In the summer of 2019, Arizona Public Media published “Finding Home,” a radio news series focused on housing and issues of access, affordability, discrimination, cultural identity, and the changing neighborhoods of Tucson. Content included multiple episodes of our half-hour radio programs, a slate of feature radio news stories, a dedicated web page, and a live community conversation. At a public event, held a month after the series aired, the show host moderated a discussion between panelists representing development, fair housing, and neighborhood associations.
The KQED Media Literacy Academy program supports educators and students in building media literacy skills and practices. The Academy offers teachers a year-long learning experience or self-paced courses to get media literacy credentials and earn PBS Media Literacy certification. KQED Teach is a collection of free, hands-on professional learning opportunities focused on digital media. KQED Learn platform empowers students to make their voices heard, share their perspectives and learn from others’ points of view. The program prioritizes teachers of English Language Learners and STEM.
In May 2018, Houston Public Media launched the Young Leaders Council with one overarching goal in mind: creating lifelong public media ambassadors. A nominating committee selected an inaugural class of 16 members following interviews with candidates. Ultimately, 30-35 young professionals will represent a cross section of the many communities Houston Public Media now serves and actively encourage others to engage with the station’s content.
WGVU’s “Shaping Narratives” partners with community organizations to recruit and engage leaders of color in West Michigan to tell their own stories. The station’s “inclusion reporter” created and led three ten-week training modules on decolonizing media, video and audio production, and reaching target audiences through various media platforms. Each participant crafted a TV episode for broadcast as part of season of local narratives. The net result is that participants now know how to produce a cinematic TV show, create a podcast, mount an influencer campaign, and design events and community structures around their work.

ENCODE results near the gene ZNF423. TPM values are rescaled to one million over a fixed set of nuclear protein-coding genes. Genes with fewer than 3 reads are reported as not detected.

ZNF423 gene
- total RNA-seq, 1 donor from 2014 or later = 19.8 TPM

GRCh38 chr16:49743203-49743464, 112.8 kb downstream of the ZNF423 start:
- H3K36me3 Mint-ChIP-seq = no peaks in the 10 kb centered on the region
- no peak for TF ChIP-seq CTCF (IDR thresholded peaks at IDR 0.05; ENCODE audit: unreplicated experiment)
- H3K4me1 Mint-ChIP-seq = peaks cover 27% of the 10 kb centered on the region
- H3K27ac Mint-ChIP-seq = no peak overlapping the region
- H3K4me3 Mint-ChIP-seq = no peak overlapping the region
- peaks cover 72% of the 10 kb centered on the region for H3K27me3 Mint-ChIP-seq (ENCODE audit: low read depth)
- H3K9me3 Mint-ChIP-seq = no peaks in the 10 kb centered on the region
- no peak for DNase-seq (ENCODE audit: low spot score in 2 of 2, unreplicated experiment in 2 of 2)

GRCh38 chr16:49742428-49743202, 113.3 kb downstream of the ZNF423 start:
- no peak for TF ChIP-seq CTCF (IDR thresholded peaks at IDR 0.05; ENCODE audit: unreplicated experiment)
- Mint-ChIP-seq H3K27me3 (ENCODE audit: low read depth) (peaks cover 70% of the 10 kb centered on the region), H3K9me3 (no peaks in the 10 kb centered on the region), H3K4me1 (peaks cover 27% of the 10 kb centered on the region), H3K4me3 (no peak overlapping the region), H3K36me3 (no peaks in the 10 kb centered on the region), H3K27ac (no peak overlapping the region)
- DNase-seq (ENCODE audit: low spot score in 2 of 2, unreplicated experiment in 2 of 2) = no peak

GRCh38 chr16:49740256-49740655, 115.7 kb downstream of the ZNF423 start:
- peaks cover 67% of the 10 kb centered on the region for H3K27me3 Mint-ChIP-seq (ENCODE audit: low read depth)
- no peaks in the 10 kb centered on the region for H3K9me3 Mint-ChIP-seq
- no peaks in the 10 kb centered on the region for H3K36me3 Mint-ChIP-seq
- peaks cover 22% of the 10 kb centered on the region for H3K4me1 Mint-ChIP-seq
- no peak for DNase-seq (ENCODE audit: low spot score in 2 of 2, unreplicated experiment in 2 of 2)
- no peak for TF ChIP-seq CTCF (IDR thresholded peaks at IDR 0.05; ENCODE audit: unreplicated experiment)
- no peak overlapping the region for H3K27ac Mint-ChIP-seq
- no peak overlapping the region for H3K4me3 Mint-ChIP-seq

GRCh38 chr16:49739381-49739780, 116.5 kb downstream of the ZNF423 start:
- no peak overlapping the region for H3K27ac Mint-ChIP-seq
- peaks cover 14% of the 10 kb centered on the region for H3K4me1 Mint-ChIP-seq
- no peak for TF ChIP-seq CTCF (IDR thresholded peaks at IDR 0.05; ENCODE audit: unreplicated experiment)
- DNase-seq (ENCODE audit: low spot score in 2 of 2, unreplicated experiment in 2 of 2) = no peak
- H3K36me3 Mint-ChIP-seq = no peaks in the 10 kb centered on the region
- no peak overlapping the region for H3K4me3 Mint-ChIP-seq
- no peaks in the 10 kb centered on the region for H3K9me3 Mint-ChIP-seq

Won’t You Be My Neighbor, the Mister Rogers documentary, was a national common carriage PBS program that aired in February 2019. The Mister Rogers Challenge was Houston Public Media’s local pledge effort that included targeted email promotion to 130,000 people, a major donor matching challenge, and local pledge break after the program.
VPM’s Instagram is a social media strategy that provides a platform to highlight Virginians who educate, entertain and inspire. This strategy has manifest itself through quality and expressive portrait photography, intimate first-person story telling and remarkable community building. VPM’s Instagram gained over 4,000 followers since taking on this strategy, increased our engagement and built new collaborations with local organizations.
Ross Fest was organized by WNIN to celebrate painter and art instructor Robert Ross, the creator of The Joy of Painting. The station asked a certified Bob Ross landscape instructor to help create an experience that would give participants a certified Bob Ross painting to take home and enjoy forever. WNIN added a light wall to play a Joy of Painting episode, threw in some music, food trucks, a bar trailer and a Bob Ross costume contest… attracting hundreds of people to a made-for-social-media engagement event.
KQED’s MindShift newsletter reaches more than 100,000 teachers, principals, learning coaches, librarians and others in the education profession. In the spring of 2019, MindShift began asking newsletter subscribers to submit questions via Google Form to ask other 100,000 subscribers. MindShift editors selected questions every 1-2 weeks, enabling readers to share tips in a tightly moderated way about thorny issues in education.
¿Qué Pasa, Midwest? is a bilingual podcast that tells the stories of Latinx in the Midwest. Funded with support from CPB, the podcast facilitates difficult conversations and explores policy issues, such as immigration and the U.S. Census. WNIN reaches out to educational institutions to host listening parties share these stories with students. ¿Qué Pasa, Midwest?